Five years after On the Road, the book that made him an overnight celebrity, Kerouac examines with wrenching clarity his unwished for fame, escalating alcoholism, and troubling alienation from nature. In a thinly veiled autobiographical account of his time in Big Sur at the cabin of Lawrence Ferlinghetti and with friends in San Francisco--among them fellow iconoclasts Neal Cassady, Gary Snyder, and Alan Watts--he chronicles a ruinous alcoholic bender with searing psychological candor. Kerouac displays full mastery of pace, structure, and idiom in Big Sur--a tale that ends with a crescendo as finely wrought and poignant as any in American literature. Includes a character key and a detailed biographical timeline.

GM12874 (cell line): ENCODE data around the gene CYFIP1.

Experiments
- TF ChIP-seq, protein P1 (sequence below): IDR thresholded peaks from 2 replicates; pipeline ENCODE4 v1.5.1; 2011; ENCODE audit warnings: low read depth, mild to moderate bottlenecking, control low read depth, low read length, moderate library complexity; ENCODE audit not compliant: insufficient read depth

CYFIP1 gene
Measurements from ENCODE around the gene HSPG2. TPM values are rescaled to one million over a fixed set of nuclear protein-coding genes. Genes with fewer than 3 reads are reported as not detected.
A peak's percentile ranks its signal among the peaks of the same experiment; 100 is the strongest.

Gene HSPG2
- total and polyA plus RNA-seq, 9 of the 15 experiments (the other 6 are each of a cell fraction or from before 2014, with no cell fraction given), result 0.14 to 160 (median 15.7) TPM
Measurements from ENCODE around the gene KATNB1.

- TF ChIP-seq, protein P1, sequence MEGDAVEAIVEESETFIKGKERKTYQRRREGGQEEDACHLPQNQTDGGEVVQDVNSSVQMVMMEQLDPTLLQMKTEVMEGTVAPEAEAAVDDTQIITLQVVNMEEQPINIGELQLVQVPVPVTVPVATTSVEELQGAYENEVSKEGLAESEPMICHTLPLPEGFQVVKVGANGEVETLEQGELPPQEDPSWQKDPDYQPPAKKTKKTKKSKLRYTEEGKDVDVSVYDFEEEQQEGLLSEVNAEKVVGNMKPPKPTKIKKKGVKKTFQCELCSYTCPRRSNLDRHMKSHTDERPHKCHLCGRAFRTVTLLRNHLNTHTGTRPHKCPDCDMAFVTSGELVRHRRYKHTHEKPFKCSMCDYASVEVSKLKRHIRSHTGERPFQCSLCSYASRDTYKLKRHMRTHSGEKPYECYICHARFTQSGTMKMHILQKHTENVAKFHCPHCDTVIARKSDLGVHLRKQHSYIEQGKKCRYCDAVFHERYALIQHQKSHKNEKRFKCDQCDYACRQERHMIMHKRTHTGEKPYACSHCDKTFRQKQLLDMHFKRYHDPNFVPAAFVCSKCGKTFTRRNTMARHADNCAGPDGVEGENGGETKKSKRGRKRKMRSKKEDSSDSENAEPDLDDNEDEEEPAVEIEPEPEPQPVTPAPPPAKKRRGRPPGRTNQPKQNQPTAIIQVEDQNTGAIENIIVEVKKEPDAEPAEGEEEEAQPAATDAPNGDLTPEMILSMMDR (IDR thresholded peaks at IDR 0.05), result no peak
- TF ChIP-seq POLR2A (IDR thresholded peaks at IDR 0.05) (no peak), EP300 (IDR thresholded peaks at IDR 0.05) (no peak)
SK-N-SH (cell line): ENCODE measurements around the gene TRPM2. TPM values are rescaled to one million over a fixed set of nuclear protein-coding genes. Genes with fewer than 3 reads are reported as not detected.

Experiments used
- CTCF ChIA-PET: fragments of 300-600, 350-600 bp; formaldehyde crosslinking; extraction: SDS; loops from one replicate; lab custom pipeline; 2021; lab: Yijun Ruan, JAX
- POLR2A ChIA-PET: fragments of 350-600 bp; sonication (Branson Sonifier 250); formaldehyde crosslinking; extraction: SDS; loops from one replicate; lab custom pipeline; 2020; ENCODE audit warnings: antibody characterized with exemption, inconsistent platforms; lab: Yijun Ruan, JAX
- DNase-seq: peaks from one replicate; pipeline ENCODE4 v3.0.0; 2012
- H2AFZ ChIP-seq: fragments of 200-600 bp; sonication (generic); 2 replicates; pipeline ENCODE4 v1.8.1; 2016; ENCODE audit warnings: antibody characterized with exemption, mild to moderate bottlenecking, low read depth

JACK KEROUAC (1922-1969) was an American novelist, poet, and, with Allen Ginsberg and William S. Burroughs, a central figure of the Beat Generation. He was born in Lowell, Massachusetts, of French-Canadian parents and briefly attended Columbia University before falling in with a group of friends that would eventually define a literary movement. Big Sur is considered by many critics to be his finest literary achievement.